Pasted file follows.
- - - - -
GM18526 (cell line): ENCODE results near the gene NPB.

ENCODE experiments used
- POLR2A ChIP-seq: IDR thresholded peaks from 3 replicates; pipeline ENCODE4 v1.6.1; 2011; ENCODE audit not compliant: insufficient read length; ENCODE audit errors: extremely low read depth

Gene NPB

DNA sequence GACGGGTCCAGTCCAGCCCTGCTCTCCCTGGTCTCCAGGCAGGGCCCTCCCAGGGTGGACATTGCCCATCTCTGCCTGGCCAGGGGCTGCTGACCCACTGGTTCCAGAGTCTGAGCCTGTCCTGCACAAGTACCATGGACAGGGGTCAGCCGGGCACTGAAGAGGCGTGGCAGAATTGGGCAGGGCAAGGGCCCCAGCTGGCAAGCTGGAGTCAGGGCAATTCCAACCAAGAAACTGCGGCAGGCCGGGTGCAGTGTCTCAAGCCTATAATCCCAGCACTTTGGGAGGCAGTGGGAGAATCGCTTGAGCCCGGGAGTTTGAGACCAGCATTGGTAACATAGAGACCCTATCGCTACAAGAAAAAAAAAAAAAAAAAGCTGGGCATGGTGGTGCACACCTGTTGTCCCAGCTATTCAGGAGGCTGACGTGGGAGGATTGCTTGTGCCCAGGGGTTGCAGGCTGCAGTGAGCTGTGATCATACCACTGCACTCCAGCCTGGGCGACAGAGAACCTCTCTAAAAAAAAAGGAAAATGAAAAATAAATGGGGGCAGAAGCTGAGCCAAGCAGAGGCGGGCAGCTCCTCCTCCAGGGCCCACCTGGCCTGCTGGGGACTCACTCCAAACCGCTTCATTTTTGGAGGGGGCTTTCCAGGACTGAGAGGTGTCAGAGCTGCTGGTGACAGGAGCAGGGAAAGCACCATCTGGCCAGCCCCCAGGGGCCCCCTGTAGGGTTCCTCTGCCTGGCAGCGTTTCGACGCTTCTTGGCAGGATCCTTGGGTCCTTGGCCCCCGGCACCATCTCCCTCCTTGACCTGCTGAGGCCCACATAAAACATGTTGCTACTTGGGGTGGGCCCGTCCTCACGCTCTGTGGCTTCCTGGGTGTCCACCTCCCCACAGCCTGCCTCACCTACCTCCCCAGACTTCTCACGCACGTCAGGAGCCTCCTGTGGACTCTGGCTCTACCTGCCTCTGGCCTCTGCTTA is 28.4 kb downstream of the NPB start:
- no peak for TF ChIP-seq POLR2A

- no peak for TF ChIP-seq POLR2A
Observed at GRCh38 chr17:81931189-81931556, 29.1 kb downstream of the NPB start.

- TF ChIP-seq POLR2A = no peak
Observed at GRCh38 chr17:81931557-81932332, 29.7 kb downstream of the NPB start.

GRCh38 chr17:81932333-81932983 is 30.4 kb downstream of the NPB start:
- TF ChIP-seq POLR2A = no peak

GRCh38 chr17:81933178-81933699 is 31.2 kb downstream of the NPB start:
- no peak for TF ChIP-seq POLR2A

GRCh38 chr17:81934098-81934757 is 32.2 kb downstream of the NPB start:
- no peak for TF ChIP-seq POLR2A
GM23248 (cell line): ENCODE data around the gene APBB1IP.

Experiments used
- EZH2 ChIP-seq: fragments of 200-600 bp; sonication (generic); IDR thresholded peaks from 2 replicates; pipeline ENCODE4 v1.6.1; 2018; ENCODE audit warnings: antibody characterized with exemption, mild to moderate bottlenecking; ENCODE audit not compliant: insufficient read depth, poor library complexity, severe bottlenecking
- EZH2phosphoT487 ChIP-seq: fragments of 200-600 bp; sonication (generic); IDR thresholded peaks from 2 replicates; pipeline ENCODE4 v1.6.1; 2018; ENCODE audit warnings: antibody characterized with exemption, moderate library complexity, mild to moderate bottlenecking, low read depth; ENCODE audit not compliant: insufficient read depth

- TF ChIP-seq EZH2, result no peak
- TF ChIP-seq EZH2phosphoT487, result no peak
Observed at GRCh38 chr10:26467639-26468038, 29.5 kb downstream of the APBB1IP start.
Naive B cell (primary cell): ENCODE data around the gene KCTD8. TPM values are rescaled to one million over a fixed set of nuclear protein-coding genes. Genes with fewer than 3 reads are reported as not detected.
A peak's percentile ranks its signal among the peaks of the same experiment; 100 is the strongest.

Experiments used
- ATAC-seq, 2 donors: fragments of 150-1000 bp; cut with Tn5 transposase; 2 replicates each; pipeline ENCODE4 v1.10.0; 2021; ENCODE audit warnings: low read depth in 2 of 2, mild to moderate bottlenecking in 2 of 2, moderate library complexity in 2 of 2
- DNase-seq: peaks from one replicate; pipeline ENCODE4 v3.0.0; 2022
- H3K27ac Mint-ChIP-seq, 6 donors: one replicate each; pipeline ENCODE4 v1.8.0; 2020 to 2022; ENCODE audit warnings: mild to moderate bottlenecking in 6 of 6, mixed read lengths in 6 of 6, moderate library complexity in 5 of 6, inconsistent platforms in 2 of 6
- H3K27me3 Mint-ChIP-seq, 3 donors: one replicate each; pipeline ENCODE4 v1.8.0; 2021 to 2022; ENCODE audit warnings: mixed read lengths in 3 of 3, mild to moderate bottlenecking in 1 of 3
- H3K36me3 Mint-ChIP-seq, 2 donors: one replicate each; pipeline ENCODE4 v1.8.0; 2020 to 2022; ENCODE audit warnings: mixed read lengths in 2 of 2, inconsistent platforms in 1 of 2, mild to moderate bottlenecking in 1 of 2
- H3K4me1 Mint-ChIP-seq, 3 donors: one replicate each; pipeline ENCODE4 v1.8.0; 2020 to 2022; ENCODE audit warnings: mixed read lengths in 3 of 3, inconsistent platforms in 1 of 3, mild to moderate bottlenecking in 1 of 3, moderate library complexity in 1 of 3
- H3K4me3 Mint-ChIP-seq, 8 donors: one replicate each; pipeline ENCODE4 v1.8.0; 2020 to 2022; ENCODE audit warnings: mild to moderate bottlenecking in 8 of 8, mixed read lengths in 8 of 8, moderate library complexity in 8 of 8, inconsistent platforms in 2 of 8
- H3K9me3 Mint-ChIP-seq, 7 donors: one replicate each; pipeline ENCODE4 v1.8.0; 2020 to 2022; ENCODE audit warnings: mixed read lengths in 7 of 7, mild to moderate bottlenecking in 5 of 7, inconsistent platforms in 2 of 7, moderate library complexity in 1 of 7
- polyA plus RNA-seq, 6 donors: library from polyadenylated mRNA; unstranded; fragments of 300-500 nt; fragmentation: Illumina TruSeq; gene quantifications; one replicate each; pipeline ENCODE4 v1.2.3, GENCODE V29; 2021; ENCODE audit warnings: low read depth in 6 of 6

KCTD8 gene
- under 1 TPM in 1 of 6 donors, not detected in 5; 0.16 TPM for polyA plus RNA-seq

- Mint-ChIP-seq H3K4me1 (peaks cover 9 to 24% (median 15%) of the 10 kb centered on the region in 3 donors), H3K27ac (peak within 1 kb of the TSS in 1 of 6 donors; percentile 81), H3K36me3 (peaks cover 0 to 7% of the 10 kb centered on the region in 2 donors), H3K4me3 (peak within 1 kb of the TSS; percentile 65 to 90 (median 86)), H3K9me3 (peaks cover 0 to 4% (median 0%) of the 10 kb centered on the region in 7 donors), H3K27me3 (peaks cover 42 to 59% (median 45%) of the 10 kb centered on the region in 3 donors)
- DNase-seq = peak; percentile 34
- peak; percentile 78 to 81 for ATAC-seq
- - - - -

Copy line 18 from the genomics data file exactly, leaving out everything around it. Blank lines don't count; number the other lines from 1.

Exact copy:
Experiments used